Frans van Mieris the Elder’s fame rests largely on elegant paintings depicting the daily affairs of wealthy citizens (see Woman with a Lapdog, Accompanied by a Maidservant, FM-105; Woman Reading and a Man Seated at a Table, FM-107; and Young Woman Feeding a Parrot, FM-112), but he he began his career by representing the lower classes. This early work, datable to 1650–55, shows an elderly couple in a simple interior, the man lighting his pipe with a burning coal, the woman plucking a duck. The subject of women cleaning and preparing food for the family was often featured by Dutch artists from this period, particularly those from Leiden, as, for example, in a comparable scene from the mid-1650s by Abraham de Pape (before 1621–66) (fig 1).1 In Van Mieris’s painting, the man turns in his chair to look at the viewer, as though urging us to acknowledge the woman’s domestic virtue. She concentrates entirely on her task, and although she has endeavored to save the bird’s feathers in a wicker basket (the apparent cleanliness of the house is another example of her virtues as a housewife), some have fallen on the wooden floor in front of her.
Van Mieris depicted the elderly man lighting his pipe because this motif enhanced the realistic character of the scene: burning embers only glow in the bowl of the pipe when a smoker actually inhales. He adapted this motif from his teacher Gerrit Dou (1613–75), who included it at least twice in his paintings, once around 1635 when he depicted an elderly man lighting a pipe,2 and a second time around 1645, when he made an illusionistic painting in which an artist leans out of a window niche holding a lit pipe in his hand.3
Although Van Mieris was greatly influenced by Dou’s style and subject matter, he would quickly distinguish himself from his master. Even in his early paintings one can detect that Van Mieris, in the true spirit of aemulatio, strove to outdo his master in a number of ways. For example, around 1655 he began to paint with a luminosity unknown to his master, and he combined this heightened concern for the reflections of sunlight on objects with an increased precision in handling.4 Here, he has illuminated the protagonists with sunlight falling into the room through a leaded-glass window. Van Mieris silhouetted the figures against a background shrouded in darkness, where one can barely make out the curtain of a bed and a bed pan. In the foreground he grouped together a number of domestic items—a broom, a bucket, and a shoe—to create a repoussoir that helps establish a sense of spatial recession.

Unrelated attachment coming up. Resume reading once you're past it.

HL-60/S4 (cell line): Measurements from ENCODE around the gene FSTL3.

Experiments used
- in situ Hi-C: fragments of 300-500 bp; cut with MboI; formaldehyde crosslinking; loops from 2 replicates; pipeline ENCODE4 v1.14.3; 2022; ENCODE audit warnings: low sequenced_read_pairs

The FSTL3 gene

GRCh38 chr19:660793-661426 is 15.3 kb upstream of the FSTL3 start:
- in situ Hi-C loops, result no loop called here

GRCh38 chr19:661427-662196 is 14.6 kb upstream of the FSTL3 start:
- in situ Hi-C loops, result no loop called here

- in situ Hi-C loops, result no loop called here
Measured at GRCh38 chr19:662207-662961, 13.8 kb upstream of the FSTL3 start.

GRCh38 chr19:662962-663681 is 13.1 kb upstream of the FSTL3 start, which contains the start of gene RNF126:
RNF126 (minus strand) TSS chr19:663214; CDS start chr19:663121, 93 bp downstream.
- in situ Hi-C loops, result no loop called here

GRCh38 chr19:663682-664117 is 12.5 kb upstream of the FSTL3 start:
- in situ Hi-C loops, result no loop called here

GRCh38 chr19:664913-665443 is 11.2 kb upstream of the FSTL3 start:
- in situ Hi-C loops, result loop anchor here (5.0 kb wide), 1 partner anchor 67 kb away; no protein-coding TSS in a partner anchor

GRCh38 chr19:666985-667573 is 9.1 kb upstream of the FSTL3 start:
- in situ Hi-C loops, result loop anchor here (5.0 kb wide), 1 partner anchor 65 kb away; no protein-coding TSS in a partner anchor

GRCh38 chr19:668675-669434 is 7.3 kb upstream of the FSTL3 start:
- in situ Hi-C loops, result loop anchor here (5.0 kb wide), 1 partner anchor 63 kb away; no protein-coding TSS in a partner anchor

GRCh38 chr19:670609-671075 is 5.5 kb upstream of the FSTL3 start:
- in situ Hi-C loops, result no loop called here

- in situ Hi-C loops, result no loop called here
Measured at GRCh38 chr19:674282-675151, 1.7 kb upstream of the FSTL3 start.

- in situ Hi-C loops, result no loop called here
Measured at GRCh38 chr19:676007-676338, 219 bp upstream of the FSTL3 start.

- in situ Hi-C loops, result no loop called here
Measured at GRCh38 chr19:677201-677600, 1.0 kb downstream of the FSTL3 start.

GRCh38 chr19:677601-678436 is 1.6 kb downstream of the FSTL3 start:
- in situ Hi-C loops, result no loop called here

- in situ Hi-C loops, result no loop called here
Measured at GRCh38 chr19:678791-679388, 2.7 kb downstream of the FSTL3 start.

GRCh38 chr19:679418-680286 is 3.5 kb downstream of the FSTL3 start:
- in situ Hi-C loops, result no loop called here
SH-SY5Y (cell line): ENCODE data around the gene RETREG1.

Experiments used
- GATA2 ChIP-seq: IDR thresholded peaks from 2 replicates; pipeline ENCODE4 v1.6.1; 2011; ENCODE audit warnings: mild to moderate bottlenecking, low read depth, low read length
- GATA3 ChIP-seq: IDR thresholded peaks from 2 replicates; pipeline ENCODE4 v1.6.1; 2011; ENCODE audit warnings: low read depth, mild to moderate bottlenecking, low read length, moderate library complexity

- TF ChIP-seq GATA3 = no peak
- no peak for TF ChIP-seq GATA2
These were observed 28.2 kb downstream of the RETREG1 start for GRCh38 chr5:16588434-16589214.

Van Mieris’s early works do not yet reveal the highly sophisticated palette of his later years, but they are not at all limited in color. In his early paintings he favored broad areas with strong local colors, among them vivid reds, blues and yellows. The rustic reds in one of Van Mieris’s signed paintings, A Peasant Meal, and the relatively unblended blues and yellows in Saying Grace (fig 2) are cases in point.5 The existence of such strong reds in Elderly Couple in an Interior is one basis for attributing this unsigned work to the young Van Mieris. Moreover, a number of objects in this painting are found in Van Mieris’s other early works, including a similarly designed birdcage placed before the window in A Peasant Meal and an identical chair in Saying Grace.6 Finally, the shape of the curved wooden beams in room’s interior are comparable to those in the latter work. It is striking that the iconography of these early works is uniformly positive.
When this painting was in the collection of the Barons Fisher, it was believed to be by the Leiden painter Abraham de Pape (before 1621–66).7 Later, in 1991, at a public sale in London, the painting was attributed to another Leiden artist, Dominicus van Tol (ca. 1635–76).8 The correct attribution to Van Mieris was made by Otto Naumann.9